The Darkness isn’t genius, yet this middling-scary movie, starring Kevin Bacon and Radha Mitchell, gives time to reflect on why you really should watch horror films. I know; most grown-ups don’t do horror, and with some good reason. Certain franchises such as Saw and Hostel seem like mere gross-outs, or, worse, cynical calculations exploiting clichéd formulas. (Although James Wan, who gave us Saw, did go on to create the far more imaginative films The Conjuring and The Conjuring 2, and has branched out into action films with Furious 7 and the upcoming Aquaman). But even with the bloodletting bad taste, the genre is enjoying a renaissance today.
Studios actively finance horror films while lavishly ignoring their actual production, lending filmmakers surprising room to create. The benign neglect comes from the sheer profitability of the genre: The first Paranormal Activity movie was made for $15,000 and cost the studio just over $1 million on advertisement, and it recouped $85 million at the box office. Scary movies turn huge profits.
For these reasons, I proclaim horror the new film noir. The 1940-’50s gumshoe, femme fatale stories now revered began as low-budget B movies assigned to young or foreign directors hopped up on expressionism and A-movie ambitions. Studios looked away as directors cut corners stylishly — under-lighting cheap sets, for example, for effect when making haunting movies such as Detour (1945) and Kiss Me Deadly (1955). Horror filmmakers work the same con: low-budget quickies with most of the money spent on stage blood. It’s not new: Francis Ford Coppola, Sam Raimi, and Peter Jackson are all auteurs who began with gore and bumps in the night.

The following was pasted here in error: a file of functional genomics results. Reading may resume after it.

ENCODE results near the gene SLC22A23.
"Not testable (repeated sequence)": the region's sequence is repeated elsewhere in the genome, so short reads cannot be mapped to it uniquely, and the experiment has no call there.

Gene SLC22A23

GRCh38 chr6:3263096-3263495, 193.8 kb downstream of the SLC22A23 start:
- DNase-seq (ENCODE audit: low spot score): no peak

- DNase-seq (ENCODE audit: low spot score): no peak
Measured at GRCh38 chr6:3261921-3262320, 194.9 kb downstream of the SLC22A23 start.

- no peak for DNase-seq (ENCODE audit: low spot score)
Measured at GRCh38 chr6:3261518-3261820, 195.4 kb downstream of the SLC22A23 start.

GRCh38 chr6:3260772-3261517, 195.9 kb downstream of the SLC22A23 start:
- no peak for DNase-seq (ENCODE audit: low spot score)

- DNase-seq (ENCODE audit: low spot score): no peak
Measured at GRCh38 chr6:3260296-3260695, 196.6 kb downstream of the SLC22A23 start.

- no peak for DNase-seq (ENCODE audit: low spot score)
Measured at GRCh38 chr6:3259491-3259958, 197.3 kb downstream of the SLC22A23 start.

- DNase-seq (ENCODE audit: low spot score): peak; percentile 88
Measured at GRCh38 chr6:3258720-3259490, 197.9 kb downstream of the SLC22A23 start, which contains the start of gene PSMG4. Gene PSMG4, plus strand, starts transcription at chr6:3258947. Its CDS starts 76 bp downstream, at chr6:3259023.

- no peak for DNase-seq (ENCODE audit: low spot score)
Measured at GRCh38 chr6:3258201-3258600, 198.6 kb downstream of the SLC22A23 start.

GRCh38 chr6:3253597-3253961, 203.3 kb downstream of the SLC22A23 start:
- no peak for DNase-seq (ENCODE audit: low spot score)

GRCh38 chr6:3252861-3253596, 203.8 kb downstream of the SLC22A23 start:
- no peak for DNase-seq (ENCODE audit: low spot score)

Nowadays, with digital film, computers, and raging CGI talent abounding, scary movies are more vibrant than ever. The most beautiful film I saw this year was The Witch, which was made by an ambitious art director who packed in everything from Christian iconography to fairy-tale cloaks. Last year it was It Follows. Both were terrifying and gorgeous. Many new horror directors such as Adam Wingard (The Guest) and Jennifer Kent (The Babadook) seem smart enough to rival Raimi or Jackson.
But even The Darkness offers more than Hollywood action films. This Kevin Bacon vehicle features a family with an autistic son, bulimic daughter, and alcoholic wife — afflictions at least as mysterious as the demons the film summons to the suburbs. Often a subtle subtext accompanies the outré happenings. A blood-soaked cosmic end (with demons, witches, and ghosts) threatens a beautiful world, though a world far from innocent. Like most nouvelle horror noir, The Darkness offers glimpses of mortality draped in rich formalistic excess, and drips a bit of truth, too.